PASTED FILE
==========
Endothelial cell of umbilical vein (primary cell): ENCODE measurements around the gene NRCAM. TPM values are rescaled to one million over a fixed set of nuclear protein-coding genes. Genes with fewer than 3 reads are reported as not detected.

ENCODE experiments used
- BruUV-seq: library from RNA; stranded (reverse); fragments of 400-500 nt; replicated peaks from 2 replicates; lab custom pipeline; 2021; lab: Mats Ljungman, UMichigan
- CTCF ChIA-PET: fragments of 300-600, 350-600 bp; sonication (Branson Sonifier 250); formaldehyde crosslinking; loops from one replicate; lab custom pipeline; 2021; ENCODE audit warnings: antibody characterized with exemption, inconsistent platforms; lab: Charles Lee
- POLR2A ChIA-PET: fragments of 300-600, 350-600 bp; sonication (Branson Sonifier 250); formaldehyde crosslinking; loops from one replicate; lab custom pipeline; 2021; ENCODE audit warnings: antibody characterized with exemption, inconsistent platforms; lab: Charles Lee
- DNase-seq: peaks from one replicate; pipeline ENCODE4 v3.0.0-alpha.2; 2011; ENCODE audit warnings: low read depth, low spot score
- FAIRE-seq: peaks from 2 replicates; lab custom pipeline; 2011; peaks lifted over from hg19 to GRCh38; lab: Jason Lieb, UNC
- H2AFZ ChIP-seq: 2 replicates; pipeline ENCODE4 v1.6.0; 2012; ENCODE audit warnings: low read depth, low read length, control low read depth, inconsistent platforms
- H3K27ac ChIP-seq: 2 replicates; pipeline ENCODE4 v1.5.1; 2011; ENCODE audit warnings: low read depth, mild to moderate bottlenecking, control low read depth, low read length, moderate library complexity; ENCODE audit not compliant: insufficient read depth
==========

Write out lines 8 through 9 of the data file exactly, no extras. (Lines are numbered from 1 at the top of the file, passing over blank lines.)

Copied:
- H2AFZ ChIP-seq: 2 replicates; pipeline ENCODE4 v1.6.0; 2012; ENCODE audit warnings: low read depth, low read length, control low read depth, inconsistent platforms
- H3K27ac ChIP-seq: 2 replicates; pipeline ENCODE4 v1.5.1; 2011; ENCODE audit warnings: low read depth, mild to moderate bottlenecking, control low read depth, low read length, moderate library complexity; ENCODE audit not compliant: insufficient read depth